If you're like many exceedingly well-read persons, writing overtly commercial fiction is a way of letting yourself off the hook of your own scarily high intellectual and literary standards. But when it comes to the ideas underpinning your work, can you think of 'literary' not as a book-trade label, nor an accolade for 'proper' writers with English degrees, but as a licence to be more free in what you can do? Less literal perhaps; less inclined to explain everything clearly; more equivocal or uncertain, ambiguous, ambivalent; more willing to let your readers disagree with you; above all, asking the reader, when you need to, to do more work to reach a deep understanding and experience of the novel. That doesn't mean you can't assert the good values very clearly and strongly, and have the good guys come out victorious. And some of the strongest plots come out of two sets of good intentions which are in conflict, although that's a more challenging moral universe for the reader. It's about the ideas and words which you use to make that victory convincing.
But I think that, ultimately, the way to get a greater emotional punch within a story where no one's throwing much in the way of physical punches, is the prose. A poem can wind you more completely in six lines than a decently-written novel can in three chapters, and linger in the mind longer. Poetry doesn't have to be obscure, let alone obscurantist, but what it does is condense everything for the greatest intensity, making the most both of what each word can do, and of the spaces between them. And that's the lesson that prose writers need to learn too. There's another reason for writers who want to grow, to try to think and work like poets. The assumption about writing is that we have things to say, and look for ever-better ways to say them: what poetry does is use the fewest words to say the most possible, and in trying to find those words you have to think about what you're trying to say. But I believe - no, I know - that working on how you say things can actually transform what you want to say. Anyone searching for a rhyme knows that as all the possible words parade before you, they offer you things you didn't know you thought.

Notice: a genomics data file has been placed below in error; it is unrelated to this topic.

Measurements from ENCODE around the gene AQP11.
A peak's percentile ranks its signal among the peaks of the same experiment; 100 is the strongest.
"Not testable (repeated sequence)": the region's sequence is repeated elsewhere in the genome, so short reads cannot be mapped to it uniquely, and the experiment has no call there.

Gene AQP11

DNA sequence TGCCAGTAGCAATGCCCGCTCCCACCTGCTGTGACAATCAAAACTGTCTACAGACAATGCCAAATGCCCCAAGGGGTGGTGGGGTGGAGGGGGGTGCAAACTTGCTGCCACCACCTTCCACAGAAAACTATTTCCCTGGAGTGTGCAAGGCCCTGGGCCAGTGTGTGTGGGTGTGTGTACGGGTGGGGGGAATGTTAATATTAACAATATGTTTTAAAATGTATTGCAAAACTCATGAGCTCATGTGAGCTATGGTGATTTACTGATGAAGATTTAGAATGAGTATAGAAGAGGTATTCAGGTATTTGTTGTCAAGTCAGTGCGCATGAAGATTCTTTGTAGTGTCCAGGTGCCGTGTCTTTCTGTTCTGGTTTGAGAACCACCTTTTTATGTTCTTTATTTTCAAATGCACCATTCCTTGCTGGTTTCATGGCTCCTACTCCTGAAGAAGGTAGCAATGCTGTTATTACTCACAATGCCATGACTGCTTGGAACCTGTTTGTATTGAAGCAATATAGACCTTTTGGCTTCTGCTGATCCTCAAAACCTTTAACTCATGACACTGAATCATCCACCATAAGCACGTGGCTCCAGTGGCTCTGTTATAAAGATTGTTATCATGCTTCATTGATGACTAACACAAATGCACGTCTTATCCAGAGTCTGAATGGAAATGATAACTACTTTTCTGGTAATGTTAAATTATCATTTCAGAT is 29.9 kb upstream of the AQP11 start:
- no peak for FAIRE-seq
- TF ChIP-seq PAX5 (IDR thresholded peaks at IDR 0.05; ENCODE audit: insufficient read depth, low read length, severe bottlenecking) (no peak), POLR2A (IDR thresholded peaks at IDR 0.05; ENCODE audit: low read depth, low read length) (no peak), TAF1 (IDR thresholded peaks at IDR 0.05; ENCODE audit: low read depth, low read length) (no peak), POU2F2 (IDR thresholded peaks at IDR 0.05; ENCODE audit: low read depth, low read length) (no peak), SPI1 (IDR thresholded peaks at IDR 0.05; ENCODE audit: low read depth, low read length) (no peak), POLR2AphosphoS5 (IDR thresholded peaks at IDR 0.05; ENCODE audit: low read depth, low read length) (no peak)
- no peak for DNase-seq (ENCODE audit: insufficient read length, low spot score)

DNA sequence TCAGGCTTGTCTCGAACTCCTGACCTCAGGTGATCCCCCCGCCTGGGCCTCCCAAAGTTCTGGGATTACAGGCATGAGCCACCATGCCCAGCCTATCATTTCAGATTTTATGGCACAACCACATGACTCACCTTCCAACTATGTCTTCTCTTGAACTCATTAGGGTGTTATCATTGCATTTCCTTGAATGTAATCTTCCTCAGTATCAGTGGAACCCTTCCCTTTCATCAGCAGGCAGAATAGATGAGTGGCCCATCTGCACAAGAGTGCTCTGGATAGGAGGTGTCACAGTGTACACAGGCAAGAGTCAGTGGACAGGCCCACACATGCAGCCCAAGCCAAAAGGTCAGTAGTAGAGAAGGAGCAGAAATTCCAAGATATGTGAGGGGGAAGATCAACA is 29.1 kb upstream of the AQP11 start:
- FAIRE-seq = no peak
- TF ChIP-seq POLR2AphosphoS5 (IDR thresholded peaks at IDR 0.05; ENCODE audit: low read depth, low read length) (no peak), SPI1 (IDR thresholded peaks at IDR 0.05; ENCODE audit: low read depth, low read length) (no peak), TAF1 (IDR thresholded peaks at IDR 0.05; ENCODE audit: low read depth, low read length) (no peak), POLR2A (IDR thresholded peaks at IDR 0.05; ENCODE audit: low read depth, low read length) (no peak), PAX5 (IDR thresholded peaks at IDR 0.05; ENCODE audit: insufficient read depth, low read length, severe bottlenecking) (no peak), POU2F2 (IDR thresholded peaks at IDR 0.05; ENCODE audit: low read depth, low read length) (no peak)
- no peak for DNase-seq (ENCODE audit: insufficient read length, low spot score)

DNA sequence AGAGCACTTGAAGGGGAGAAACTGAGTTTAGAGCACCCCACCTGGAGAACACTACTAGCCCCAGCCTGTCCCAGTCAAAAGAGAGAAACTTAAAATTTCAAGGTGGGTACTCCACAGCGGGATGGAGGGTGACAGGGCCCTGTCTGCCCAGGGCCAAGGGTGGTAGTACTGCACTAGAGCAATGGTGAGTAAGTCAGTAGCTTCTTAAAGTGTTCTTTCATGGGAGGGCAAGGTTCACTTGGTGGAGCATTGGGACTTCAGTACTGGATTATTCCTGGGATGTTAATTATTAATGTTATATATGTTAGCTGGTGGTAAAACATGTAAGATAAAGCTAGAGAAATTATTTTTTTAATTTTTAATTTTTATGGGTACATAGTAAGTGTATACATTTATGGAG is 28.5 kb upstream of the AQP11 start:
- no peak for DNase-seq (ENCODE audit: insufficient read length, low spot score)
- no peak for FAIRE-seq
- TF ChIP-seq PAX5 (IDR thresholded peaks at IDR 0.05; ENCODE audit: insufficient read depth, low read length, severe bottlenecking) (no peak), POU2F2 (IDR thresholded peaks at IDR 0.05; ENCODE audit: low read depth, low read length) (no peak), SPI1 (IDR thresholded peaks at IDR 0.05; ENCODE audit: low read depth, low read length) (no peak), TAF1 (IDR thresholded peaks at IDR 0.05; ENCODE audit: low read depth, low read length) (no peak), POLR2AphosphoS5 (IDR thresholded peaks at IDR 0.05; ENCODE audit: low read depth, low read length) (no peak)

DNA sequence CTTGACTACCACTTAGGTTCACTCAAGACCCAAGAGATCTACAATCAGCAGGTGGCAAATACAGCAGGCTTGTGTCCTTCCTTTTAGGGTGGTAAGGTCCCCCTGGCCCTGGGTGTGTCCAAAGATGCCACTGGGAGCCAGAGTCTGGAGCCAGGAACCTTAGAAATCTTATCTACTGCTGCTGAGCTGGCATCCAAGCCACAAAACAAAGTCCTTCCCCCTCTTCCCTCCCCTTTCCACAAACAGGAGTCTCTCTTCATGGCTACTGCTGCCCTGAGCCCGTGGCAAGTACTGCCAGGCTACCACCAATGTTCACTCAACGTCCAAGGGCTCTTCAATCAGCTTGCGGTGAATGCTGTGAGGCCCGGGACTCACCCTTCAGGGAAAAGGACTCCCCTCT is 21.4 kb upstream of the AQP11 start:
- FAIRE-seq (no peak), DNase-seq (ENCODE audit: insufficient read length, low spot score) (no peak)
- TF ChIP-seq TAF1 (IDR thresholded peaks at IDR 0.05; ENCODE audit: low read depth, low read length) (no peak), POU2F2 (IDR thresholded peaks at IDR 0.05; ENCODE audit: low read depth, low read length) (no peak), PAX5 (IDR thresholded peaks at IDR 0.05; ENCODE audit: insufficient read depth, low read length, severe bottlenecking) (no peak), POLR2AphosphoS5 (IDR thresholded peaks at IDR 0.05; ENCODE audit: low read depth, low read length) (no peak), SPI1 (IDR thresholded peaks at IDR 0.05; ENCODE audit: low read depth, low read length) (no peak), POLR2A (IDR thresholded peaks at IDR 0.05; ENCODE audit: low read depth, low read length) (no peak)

Intensity in the prose, like complexity in the ideas and characters, may also make what you're saying less of an easy read, because the spaces will themselves become filled with meaning: the reader will get more of everything per square inch, and perhaps not be able to take all in at once. So be it, if that's the way you want to go; my current favourite example of a poem which is certainly understated, but has great power, is this. It's both utterly clear at a first reading, and yet holds much more in its depths for a reader who choses to plumb them.
You might not succeed, of course: just possibly in the writing sense, and much more possibly in the book-trade sense, because neither are wholly in your control. And it would be frightening, I suspect, to disarm your defaults and refuse to wrestle the thought, feeling and language into clarity and rationality too soon, but rather stay with the not-knowing, the un-articulated and a-rational stuff of writing, for as long as it might take to reach this new, other kind of book. If so, you wouldn't be alone. I'll finish with how a very, very clever man who was also a poet, pinned down - or rather, expressed the pinning down he'd have done if it were possible - this uncomfortable but essential relationship, between the creative unconscious and the burning need to bring what's in there out into the light of consciousness. It's by T S Eliot, and it's from the Four Quartets.
...And so each venture
Is a new beginning, a raid on the inarticulate,
With shabby equipment always deteriorating
In the general mess of imprecision of feeling,
Undisciplined squads of emotion.